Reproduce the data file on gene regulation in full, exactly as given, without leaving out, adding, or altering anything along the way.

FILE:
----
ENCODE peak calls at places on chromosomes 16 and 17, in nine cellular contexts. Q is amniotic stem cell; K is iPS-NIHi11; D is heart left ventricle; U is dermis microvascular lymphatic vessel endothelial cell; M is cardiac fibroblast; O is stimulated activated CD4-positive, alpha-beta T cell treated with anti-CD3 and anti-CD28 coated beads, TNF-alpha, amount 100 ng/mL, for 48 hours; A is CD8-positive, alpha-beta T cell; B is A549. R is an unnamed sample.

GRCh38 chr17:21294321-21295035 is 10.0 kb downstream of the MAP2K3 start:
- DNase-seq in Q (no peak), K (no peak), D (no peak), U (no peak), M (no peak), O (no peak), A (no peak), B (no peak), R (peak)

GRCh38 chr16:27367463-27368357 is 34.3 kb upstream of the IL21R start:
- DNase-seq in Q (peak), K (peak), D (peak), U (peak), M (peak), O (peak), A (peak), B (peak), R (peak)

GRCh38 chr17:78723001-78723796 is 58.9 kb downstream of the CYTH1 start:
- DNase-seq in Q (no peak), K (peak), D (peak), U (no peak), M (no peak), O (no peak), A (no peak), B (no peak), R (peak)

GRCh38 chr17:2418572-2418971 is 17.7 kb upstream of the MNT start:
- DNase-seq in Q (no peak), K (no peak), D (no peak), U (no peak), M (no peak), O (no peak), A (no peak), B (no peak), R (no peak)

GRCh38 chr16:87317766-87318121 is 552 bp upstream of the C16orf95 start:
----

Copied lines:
ENCODE peak calls at places on chromosomes 16 and 17, in nine cellular contexts. Q is amniotic stem cell; K is iPS-NIHi11; D is heart left ventricle; U is dermis microvascular lymphatic vessel endothelial cell; M is cardiac fibroblast; O is stimulated activated CD4-positive, alpha-beta T cell treated with anti-CD3 and anti-CD28 coated beads, TNF-alpha, amount 100 ng/mL, for 48 hours; A is CD8-positive, alpha-beta T cell; B is A549. R is an unnamed sample.

GRCh38 chr17:21294321-21295035 is 10.0 kb downstream of the MAP2K3 start:
- DNase-seq in Q (no peak), K (no peak), D (no peak), U (no peak), M (no peak), O (no peak), A (no peak), B (no peak), R (peak)

GRCh38 chr16:27367463-27368357 is 34.3 kb upstream of the IL21R start:
- DNase-seq in Q (peak), K (peak), D (peak), U (peak), M (peak), O (peak), A (peak), B (peak), R (peak)

GRCh38 chr17:78723001-78723796 is 58.9 kb downstream of the CYTH1 start:
- DNase-seq in Q (no peak), K (peak), D (peak), U (no peak), M (no peak), O (no peak), A (no peak), B (no peak), R (peak)

GRCh38 chr17:2418572-2418971 is 17.7 kb upstream of the MNT start:
- DNase-seq in Q (no peak), K (no peak), D (no peak), U (no peak), M (no peak), O (no peak), A (no peak), B (no peak), R (no peak)

GRCh38 chr16:87317766-87318121 is 552 bp upstream of the C16orf95 start: